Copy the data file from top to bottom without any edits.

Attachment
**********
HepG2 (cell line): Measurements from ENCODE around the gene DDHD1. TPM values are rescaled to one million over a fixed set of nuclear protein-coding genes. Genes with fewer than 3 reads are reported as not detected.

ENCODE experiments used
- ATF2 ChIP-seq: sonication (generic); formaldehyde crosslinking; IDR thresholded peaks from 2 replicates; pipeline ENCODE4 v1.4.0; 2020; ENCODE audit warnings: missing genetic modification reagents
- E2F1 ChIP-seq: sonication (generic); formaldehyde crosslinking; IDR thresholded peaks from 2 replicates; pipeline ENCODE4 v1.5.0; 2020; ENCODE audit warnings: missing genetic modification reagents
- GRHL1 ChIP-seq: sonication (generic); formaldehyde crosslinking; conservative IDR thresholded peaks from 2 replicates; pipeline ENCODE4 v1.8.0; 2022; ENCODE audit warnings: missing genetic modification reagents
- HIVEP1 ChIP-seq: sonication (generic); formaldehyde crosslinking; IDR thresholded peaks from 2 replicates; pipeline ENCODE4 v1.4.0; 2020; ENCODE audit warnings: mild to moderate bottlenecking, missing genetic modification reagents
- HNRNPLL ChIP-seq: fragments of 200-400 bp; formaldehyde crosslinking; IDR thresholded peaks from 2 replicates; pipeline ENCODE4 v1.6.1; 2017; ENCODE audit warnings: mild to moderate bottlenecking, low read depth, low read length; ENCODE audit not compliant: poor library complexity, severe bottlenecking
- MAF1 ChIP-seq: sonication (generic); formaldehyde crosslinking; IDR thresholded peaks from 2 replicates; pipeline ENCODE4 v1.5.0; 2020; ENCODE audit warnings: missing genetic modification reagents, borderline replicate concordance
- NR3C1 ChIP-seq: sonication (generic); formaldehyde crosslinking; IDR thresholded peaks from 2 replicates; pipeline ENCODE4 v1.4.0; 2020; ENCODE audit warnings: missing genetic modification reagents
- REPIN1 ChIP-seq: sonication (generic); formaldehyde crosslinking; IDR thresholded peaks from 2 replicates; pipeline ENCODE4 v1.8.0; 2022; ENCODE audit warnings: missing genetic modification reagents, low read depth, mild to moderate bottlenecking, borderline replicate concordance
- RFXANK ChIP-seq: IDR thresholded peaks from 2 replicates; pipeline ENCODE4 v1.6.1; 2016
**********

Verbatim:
HepG2 (cell line): Measurements from ENCODE around the gene DDHD1. TPM values are rescaled to one million over a fixed set of nuclear protein-coding genes. Genes with fewer than 3 reads are reported as not detected.

ENCODE experiments used
- ATF2 ChIP-seq: sonication (generic); formaldehyde crosslinking; IDR thresholded peaks from 2 replicates; pipeline ENCODE4 v1.4.0; 2020; ENCODE audit warnings: missing genetic modification reagents
- E2F1 ChIP-seq: sonication (generic); formaldehyde crosslinking; IDR thresholded peaks from 2 replicates; pipeline ENCODE4 v1.5.0; 2020; ENCODE audit warnings: missing genetic modification reagents
- GRHL1 ChIP-seq: sonication (generic); formaldehyde crosslinking; conservative IDR thresholded peaks from 2 replicates; pipeline ENCODE4 v1.8.0; 2022; ENCODE audit warnings: missing genetic modification reagents
- HIVEP1 ChIP-seq: sonication (generic); formaldehyde crosslinking; IDR thresholded peaks from 2 replicates; pipeline ENCODE4 v1.4.0; 2020; ENCODE audit warnings: mild to moderate bottlenecking, missing genetic modification reagents
- HNRNPLL ChIP-seq: fragments of 200-400 bp; formaldehyde crosslinking; IDR thresholded peaks from 2 replicates; pipeline ENCODE4 v1.6.1; 2017; ENCODE audit warnings: mild to moderate bottlenecking, low read depth, low read length; ENCODE audit not compliant: poor library complexity, severe bottlenecking
- MAF1 ChIP-seq: sonication (generic); formaldehyde crosslinking; IDR thresholded peaks from 2 replicates; pipeline ENCODE4 v1.5.0; 2020; ENCODE audit warnings: missing genetic modification reagents, borderline replicate concordance
- NR3C1 ChIP-seq: sonication (generic); formaldehyde crosslinking; IDR thresholded peaks from 2 replicates; pipeline ENCODE4 v1.4.0; 2020; ENCODE audit warnings: missing genetic modification reagents
- REPIN1 ChIP-seq: sonication (generic); formaldehyde crosslinking; IDR thresholded peaks from 2 replicates; pipeline ENCODE4 v1.8.0; 2022; ENCODE audit warnings: missing genetic modification reagents, low read depth, mild to moderate bottlenecking, borderline replicate concordance
- RFXANK ChIP-seq: IDR thresholded peaks from 2 replicates; pipeline ENCODE4 v1.6.1; 2016